Tax on Dividend Income

Is there any Income tax on dividend income in India? Do I have to pay tax on dividend income? what is tax rate for dividend income? How much is the surcharge on dividend income? All are answered here.

Dividend is the part of profits or accumulated profits of the company which it shares with its shareholders as a reward for their contribution to the company. The dividend would be decided by the board of directors and then would be subjected to the approval of shareholders in the Annual general meeting (AGM).

Till the Financial year 2019-20 (i.e, up to 31st March 2020), the dividend received by the shareholders were exempted (except in certain cases as given in point 4 below) as the company was paying dividend distribution tax upon declaring the dividend. However, in Budget 2020 which is applicable from the Financial year 2020-21, the dividend has been made taxable in the hands of the shareholders at their respective income tax slab rates.

Thus, as a consequence of the Finance Act 2020,

  1. The companies need not pay dividend distribution tax for paying the dividend from 1st April 2020 i.e, section 115-O dealing with dividend distribution tax has been removed.
  2. The companies paying a dividend have to deduct TDS under section 194 at 10% of the dividend income. Therefore, the same would appear in the Form 26AS of the shareholder. However, if the dividend is paid to an individual in electronic mode and the amount of dividend is up to Rs.5000 the company need not deduct TDS.
  3. The dividend would be included under the head of “Income from other sources” in the shareholder’s return. (it was shown under exempt income till 31st March 2020).
  4. Section 115BBDA has been removed. The section stated that dividend income received by certain persons in excess of Rs.10,00,000 (i.e, less than Rs.10,00,000was exempt) shall be taxable at the rate of 10%. Since, from 1st April 2020, the entire dividend shall be taxable in the hands of the shareholders this section will not hold good.
  5. Section 80M has been re-introduced.

 Section 80M deals with the deduction for an inter-corporate dividend.

Let us understand this section with the help of the following example,

Say, ABC & Co is a holding company and PQR & Co is the subsidiary company. Now, PQR & Co has paid a dividend of Rs.10,00,000 to ABC & Co. on 1st June 2020. So, this dividend income received by ABC & Co shall be included in their total income and they are liable to pay tax on the same. On 1st August 2020, ABC & Co paid a dividend of Rs.10,00,000 to its shareholders. This dividend would be taxed in the hands of shareholders. Here, the amount of Rs.10,00,000 is getting taxed twice i.e, once in the hands of ABC & Co and then in the hands of shareholders.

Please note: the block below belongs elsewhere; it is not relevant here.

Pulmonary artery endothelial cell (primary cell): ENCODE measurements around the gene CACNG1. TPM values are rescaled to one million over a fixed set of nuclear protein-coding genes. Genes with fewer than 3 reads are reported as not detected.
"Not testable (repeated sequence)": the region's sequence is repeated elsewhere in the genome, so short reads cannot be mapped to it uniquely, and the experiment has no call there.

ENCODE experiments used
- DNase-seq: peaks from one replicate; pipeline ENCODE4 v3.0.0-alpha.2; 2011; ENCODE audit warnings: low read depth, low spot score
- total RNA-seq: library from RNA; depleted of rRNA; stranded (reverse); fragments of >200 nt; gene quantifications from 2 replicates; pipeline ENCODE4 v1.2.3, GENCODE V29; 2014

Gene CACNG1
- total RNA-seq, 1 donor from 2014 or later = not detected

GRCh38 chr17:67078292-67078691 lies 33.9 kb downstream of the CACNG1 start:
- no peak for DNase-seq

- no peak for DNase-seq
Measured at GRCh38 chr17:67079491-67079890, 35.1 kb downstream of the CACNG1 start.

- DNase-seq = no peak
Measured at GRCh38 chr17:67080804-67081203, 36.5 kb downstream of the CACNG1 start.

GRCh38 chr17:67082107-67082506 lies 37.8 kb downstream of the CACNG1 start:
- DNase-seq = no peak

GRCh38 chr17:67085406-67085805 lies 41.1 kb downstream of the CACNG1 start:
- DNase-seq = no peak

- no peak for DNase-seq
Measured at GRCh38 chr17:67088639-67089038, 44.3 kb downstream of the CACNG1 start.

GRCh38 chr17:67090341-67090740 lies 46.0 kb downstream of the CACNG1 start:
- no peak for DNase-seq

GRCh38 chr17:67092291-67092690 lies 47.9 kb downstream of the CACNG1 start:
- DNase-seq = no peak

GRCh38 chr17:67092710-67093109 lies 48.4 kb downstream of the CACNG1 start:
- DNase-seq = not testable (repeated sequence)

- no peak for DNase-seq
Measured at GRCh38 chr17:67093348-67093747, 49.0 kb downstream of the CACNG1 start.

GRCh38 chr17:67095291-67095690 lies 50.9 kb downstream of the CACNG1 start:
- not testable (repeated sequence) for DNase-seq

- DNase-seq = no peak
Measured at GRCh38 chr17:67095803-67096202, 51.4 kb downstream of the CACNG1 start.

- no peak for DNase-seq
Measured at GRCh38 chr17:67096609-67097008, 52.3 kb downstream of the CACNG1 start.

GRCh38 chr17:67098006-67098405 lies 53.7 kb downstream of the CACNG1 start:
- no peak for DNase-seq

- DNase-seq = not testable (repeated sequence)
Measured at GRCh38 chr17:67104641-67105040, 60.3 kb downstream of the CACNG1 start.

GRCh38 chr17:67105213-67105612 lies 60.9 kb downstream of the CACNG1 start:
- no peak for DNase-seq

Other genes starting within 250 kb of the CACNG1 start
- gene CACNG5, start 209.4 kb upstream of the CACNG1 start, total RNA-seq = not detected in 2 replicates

Therefore, to remove this double taxation section 80M was re-introduced. As per section 80M, if a domestic company is receiving a dividend from any other domestic company or foreign company or business trust, such dividend shall be first included under “Income from other sources” and then a deduction under Chapter VI A under section 80M can be availed at lower of the following:

  • Dividend received during the current year
  • Dividend distributed one month before the due date of filing the return of income

Accordingly, the cascading effect has been eliminated.

Now, what if a company has declared a dividend in Financial Year 2019-20 but the same is received in the Financial Year 2020-21. Should the shareholders pay tax on such dividend income? The answer is NO. This is because the company would have already paid dividend distribution tax upon declaring the dividend. So, the shareholders need not pay tax again and the same shall be exempt in their hands subject to section 115BBDA.

Further, dividend income shall not attract an enhanced surcharge rate of 25% and 37%. The rate of 25% surcharge is applicable when the total income is more than 2 crores and up to 5 crores and 37% is applicable when the total income is more than 5 crores. Therefore, the maximum surcharge rate on dividend income shall be 15% even when the said income is more than 2 crores.

Hope this article has helped in getting an insight into dividend taxation.

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About Apoorva D V

Apoorva D V
CA Apoorva is a qualified Chartered Accountant, based out of Bangalore. She has experience in the field of Taxation, Company Law matters.

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Ravindra Poojary
Ravindra Poojary
20 days ago

Nice Article and Well Written CA Apoorva

Mahesh
Mahesh
20 days ago

Kindly clarify following
1. Will all dividends with or without TDS be captured in 26AS or only those where TDS is deducted will be captured.
If all are captured, one need not keep a track and ITR filing becomes easy
2. In example where it is said 10,00,000, does it mean rule is applicable when amout is equal to 10,00,000 or more.
Thanks

SARANYA METHAVI
SARANYA METHAVI
20 days ago

Beautifully depicted the entire theory about tax on dividend income by CA Apoorva. This article is easy to comprehend. The examples given add on to the precision.

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